1. #1

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    Has anyone tried one of these? I'm building a hollow 'jazz' Tele (again!!) and the original plan was for just a neck pickup but got to thinking maybe I should just go ahead and add the second one but don't want to fool with adding a switch. Thoughts??

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    The Jazz Guitar Chord Dictionary
     
  3. #2

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    I've got one twin-pickup guitar with a blend pot instead of a switch, and like it - not a good choice if you tend to switch pickups a lot mid-song, but great to dial in your tone if your two pickups don't have seperate volume pots.

    Make sure you get the RIGHT kind of blend pot, though, they do come in two different versions:

    -) the "wrong" kind: it's basically like two stacked volume pots, with one wired in reverse - what this means: when you're in the middle of the pot's travel (usually there's a center detent that you can feel when turning), both pickups are only "running" at 50% (if it's linear pots) - with all the side effects: loading down of the pickup = less treble, and reduced overall volume.
    With this type, what you get from each pickup when turning would be: 100/0 - 75/25 - 50/50 - 25/75 - 0/100.

    -) the "right" kind: with these, one of the stacked pots is always "full on" until the center detent, and after that middle position, the other pickup is always full on - so you'd get 100/0 - 100/50 - 100/100 - 50/100 - 0/100.
    What this means is that, since one pickup is always "full on" for half of the treble, you won't lose any treble, you're just gradually adding the other pickup; and at the middle position, both pickups will be "full on", just like on the middle position of a 3-way switch.

    So, make sure to carefully read the description of what you're looking at!
    Last edited by RomanS; 06-01-2020 at 06:29 PM.

  4. #3

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    IME switches are easier than pots, but I suppose either would work. Personally, I prefer having the bridge pickup completely out of the circuit, but I'm not you.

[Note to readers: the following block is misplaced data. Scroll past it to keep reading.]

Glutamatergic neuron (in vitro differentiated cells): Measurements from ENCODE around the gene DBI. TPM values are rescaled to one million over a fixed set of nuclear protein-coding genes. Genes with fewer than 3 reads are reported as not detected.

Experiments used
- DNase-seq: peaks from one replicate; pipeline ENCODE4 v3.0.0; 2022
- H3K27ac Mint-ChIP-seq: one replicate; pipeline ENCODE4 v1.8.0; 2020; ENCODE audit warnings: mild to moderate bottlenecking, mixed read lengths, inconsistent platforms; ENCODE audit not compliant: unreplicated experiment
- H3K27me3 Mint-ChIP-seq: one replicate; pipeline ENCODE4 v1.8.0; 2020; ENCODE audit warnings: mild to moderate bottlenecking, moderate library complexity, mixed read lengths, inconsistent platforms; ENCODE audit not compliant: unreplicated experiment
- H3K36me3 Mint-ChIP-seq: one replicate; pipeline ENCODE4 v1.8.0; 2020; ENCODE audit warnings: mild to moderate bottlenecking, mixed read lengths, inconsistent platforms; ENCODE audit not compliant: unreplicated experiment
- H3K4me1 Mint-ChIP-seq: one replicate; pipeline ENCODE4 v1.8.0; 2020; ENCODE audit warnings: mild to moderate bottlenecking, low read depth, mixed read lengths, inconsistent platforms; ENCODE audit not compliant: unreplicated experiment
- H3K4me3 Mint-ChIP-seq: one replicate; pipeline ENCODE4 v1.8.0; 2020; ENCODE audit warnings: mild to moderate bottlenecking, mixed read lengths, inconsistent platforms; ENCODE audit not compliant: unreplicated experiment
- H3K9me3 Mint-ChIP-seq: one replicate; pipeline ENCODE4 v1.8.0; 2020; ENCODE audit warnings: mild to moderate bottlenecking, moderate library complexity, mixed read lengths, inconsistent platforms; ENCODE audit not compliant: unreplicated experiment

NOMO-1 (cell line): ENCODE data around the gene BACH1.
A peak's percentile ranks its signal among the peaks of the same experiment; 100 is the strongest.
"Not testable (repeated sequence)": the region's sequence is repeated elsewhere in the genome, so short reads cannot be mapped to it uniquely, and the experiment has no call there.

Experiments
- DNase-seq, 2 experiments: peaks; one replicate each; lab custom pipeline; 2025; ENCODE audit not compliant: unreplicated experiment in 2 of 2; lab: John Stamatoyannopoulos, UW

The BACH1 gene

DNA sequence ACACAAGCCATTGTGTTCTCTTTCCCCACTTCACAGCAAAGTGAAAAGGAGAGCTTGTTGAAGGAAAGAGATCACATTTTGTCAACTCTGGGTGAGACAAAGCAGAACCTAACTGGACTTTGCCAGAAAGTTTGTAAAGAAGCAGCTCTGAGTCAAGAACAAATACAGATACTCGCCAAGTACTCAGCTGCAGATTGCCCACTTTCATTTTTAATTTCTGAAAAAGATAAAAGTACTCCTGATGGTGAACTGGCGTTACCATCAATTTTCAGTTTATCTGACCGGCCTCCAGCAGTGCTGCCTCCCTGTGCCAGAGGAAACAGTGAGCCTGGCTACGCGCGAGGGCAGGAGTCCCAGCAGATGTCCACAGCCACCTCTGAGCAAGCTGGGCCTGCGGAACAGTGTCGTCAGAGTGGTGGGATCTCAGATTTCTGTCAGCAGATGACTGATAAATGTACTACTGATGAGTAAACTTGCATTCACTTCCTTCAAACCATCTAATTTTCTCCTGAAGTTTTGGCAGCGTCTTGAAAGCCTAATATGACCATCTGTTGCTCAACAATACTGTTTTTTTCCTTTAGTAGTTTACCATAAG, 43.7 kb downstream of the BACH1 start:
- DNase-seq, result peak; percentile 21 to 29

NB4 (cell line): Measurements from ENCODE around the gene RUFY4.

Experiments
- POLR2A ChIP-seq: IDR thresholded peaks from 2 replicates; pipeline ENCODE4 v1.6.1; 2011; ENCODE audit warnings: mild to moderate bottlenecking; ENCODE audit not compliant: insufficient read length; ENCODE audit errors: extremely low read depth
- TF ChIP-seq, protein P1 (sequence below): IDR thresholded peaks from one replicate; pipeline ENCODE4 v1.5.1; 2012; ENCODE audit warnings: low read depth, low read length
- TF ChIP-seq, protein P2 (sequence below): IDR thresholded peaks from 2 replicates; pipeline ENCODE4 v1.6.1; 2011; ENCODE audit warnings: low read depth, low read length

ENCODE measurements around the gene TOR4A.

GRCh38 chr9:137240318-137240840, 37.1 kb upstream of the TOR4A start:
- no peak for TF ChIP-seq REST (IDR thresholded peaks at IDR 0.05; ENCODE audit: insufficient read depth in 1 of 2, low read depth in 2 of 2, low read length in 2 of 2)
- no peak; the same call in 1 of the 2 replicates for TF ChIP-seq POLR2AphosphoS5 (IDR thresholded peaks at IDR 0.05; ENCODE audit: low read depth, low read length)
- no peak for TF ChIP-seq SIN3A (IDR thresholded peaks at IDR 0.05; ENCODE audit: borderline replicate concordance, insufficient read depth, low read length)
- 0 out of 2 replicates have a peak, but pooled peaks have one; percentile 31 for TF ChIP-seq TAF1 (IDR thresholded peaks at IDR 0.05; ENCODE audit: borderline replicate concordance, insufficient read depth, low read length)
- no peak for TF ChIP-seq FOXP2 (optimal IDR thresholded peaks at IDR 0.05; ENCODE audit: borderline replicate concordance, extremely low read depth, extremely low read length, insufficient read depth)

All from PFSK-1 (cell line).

5. #4

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    Quote Originally Posted by sgosnell
    IME switches are easier than pots, but I suppose either would work. Personally, I prefer having the bridge pickup completely out of the circuit, but I'm not you.
    That's sort of my thought - I probably wouldn't even use the bridge pickup - I may just forget it and stay with my original idea of just having a neck pickup. For the time being,I'll probably use the DiMarzio 36th Anniversary that I already have.

  6. #5

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    i have an older godin radiator with 2 (single coil) pups...has 3 knobs- (2 volume and one tone)...no switch...the two volume knobs do all the blending between pups...easy and efficient...


    cheers

  7. #6

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    If you won't ever use the bridge pickup, and don't want to use a switch, here's another idea:
    Try the wiring that Fender used on their Stringmaster steel guitars: in addition to the volume and tone pots, they had a "mixer" pot. This is how it worked: The bridge pickup is always on; with the mixer pot you could gradually add the neck pickup to the bridge pickup - but in SERIES, not in parallel (as on most twin pickup guitars, except Danelectros) - now with two pickups in series you get a much fatter tone (think of them as the two coils of a humbucker) than with two in parallel (where you usually get a more mid-scooped, thinner tone). Two single coils in series works best with lower output pickups, and if you get a RWRP set, it's even hum-cancelling when you add the second pickup...

    Here's a diagram:
    https://bb.steelguitarforum.com/user...ngmaster_2.jpg

    Of course, since for you the neck pickup would be your "main" pickup, you'd swap "lead" and "rhythm" from the diagram. What you'd get: your typical Tele neck pickup tone with the mixer pot turned down - and then you could gradually dial in more fullness/fat - but with more definiton than a neck humbucker would have, since the other coil sits so much closer to the bridge...

    Admittedly, I've never tried that on an "underarm" guitar, but I love that wiring on all my homemade steel guitars...

  8. #7

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    Wouldn't a push-pull pot do the job?